4

What you describe is a mix of multiple problems. First, your apps becoming "unavailable" is most likely due to Apps2SD being used, and you installed those on your SD card. See: How to undo Apps2SD Second thing is your card itself (hardware, the "thing you put inside your device"). If it goes broke that often, this rises some hardware related questions. ...


4

After Android Tools Update command adb shell pm setInstallLocation 2 has been changed to adb shell pm set-Install-Location 2 Updated Tutorial can be founded here.


4

As Manishearth wrote, this might indicate trouble with the card (and very likely does). The boot you describe might have been "too abrupt", not cleanly unmounting the card and thus corrupting its file system; in which case the "good ol' chkdsk" should help (btw, Android ships with fsck for the very same task, which you could execute via a terminal app or adb ...


4

Native app2sd method - which placed encrypted .asec files in .android_secure folder on external SD card - was available only up to Android 5. For details see Why root cannot access “.android_secure” directory on external SD card? Starting with Marshmallow, the native method of moving apps to external SD card works only if SD card is formatted as Adoptable ...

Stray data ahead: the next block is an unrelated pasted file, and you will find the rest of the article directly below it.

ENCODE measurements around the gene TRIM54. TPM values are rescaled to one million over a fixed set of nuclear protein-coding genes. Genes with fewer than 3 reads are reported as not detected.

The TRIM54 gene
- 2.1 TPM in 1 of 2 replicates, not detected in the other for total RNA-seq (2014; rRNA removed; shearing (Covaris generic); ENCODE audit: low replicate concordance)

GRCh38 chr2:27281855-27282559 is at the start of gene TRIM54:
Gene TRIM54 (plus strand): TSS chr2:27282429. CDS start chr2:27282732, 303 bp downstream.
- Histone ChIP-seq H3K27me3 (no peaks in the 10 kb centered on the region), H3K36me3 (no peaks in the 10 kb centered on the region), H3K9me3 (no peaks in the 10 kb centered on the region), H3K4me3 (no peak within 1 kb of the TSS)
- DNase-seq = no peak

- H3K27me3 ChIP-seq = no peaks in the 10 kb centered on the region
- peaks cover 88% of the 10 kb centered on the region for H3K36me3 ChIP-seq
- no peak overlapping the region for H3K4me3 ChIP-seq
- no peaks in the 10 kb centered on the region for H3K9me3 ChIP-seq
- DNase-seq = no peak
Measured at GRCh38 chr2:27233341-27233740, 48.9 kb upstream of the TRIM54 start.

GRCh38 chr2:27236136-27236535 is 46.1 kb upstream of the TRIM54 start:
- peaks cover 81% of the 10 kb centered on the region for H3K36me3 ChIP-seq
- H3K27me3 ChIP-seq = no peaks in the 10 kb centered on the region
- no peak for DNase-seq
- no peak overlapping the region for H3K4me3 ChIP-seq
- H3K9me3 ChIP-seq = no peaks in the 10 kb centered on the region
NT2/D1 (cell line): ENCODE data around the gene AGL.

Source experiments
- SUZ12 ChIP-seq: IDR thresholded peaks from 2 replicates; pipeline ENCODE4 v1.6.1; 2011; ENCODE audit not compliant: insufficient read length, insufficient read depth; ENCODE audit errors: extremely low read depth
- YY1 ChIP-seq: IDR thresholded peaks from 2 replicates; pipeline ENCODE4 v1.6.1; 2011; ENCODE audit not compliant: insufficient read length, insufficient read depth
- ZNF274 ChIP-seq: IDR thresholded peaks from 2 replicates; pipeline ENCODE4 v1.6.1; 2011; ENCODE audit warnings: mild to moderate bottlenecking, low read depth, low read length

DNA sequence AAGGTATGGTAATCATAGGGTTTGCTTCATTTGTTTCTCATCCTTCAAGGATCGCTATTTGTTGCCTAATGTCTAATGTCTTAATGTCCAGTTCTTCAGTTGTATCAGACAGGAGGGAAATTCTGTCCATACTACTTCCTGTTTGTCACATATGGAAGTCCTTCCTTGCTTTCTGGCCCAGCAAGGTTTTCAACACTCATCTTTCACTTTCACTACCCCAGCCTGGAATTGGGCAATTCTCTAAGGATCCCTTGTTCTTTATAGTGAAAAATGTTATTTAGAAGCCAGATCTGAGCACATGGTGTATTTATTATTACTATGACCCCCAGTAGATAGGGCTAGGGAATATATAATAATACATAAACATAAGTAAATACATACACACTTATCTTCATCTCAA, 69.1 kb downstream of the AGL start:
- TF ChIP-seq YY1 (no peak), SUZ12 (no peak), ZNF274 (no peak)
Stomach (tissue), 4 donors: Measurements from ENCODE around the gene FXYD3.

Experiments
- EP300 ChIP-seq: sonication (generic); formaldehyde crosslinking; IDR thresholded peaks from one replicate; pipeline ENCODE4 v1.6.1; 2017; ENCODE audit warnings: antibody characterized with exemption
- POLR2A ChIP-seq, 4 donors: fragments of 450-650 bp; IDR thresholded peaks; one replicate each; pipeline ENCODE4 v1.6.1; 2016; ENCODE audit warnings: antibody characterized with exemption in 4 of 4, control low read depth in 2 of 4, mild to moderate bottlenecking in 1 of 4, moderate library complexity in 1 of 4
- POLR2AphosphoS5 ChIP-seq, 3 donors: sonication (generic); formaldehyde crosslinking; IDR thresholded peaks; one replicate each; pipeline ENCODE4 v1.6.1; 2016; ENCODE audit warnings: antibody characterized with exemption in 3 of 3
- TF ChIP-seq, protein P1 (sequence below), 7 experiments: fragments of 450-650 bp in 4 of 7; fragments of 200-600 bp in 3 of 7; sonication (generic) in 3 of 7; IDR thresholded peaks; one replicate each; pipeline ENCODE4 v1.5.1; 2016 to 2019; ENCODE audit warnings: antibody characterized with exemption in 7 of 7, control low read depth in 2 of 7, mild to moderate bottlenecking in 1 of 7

3

There are some factors that may affect this: An app must explicitly declare that it's preferable/possible to be installed on SD card. Beginning with API Level 8, you can allow your application to be installed on the external storage (for example, the device's SD card). This is an optional feature you can declare for your application with the android:...


3

App specific settings are usually stored in the internal storage folder accessible only to that app. While apps do have the ability to write to external storage and lose access to that data when you mount it, I doubt that is the case here. When you install and move an app to the SD Card, you are not moving the entire app. Some core content of the app still ...


3